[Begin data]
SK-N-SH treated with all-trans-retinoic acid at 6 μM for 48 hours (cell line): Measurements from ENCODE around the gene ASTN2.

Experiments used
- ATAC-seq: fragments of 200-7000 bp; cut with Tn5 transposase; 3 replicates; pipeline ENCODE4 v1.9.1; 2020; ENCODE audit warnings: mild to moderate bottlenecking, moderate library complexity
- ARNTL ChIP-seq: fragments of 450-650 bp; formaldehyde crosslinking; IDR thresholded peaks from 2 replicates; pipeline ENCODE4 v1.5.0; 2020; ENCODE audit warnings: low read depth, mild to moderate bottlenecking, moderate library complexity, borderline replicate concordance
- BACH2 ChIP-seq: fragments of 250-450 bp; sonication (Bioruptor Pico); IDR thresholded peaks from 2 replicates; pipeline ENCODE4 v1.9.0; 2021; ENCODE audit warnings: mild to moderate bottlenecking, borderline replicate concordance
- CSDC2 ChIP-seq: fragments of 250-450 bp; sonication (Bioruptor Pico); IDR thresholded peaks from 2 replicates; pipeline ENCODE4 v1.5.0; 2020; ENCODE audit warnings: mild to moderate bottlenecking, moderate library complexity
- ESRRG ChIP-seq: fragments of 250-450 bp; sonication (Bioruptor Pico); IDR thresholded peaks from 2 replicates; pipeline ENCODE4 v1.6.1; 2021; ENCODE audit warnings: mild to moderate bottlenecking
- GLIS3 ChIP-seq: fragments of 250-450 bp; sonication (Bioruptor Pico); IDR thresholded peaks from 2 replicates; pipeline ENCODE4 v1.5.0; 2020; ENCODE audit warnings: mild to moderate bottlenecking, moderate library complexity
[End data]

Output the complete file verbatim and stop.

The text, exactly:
SK-N-SH treated with all-trans-retinoic acid at 6 μM for 48 hours (cell line): Measurements from ENCODE around the gene ASTN2.

Experiments used
- ATAC-seq: fragments of 200-7000 bp; cut with Tn5 transposase; 3 replicates; pipeline ENCODE4 v1.9.1; 2020; ENCODE audit warnings: mild to moderate bottlenecking, moderate library complexity
- ARNTL ChIP-seq: fragments of 450-650 bp; formaldehyde crosslinking; IDR thresholded peaks from 2 replicates; pipeline ENCODE4 v1.5.0; 2020; ENCODE audit warnings: low read depth, mild to moderate bottlenecking, moderate library complexity, borderline replicate concordance
- BACH2 ChIP-seq: fragments of 250-450 bp; sonication (Bioruptor Pico); IDR thresholded peaks from 2 replicates; pipeline ENCODE4 v1.9.0; 2021; ENCODE audit warnings: mild to moderate bottlenecking, borderline replicate concordance
- CSDC2 ChIP-seq: fragments of 250-450 bp; sonication (Bioruptor Pico); IDR thresholded peaks from 2 replicates; pipeline ENCODE4 v1.5.0; 2020; ENCODE audit warnings: mild to moderate bottlenecking, moderate library complexity
- ESRRG ChIP-seq: fragments of 250-450 bp; sonication (Bioruptor Pico); IDR thresholded peaks from 2 replicates; pipeline ENCODE4 v1.6.1; 2021; ENCODE audit warnings: mild to moderate bottlenecking
- GLIS3 ChIP-seq: fragments of 250-450 bp; sonication (Bioruptor Pico); IDR thresholded peaks from 2 replicates; pipeline ENCODE4 v1.5.0; 2020; ENCODE audit warnings: mild to moderate bottlenecking, moderate library complexity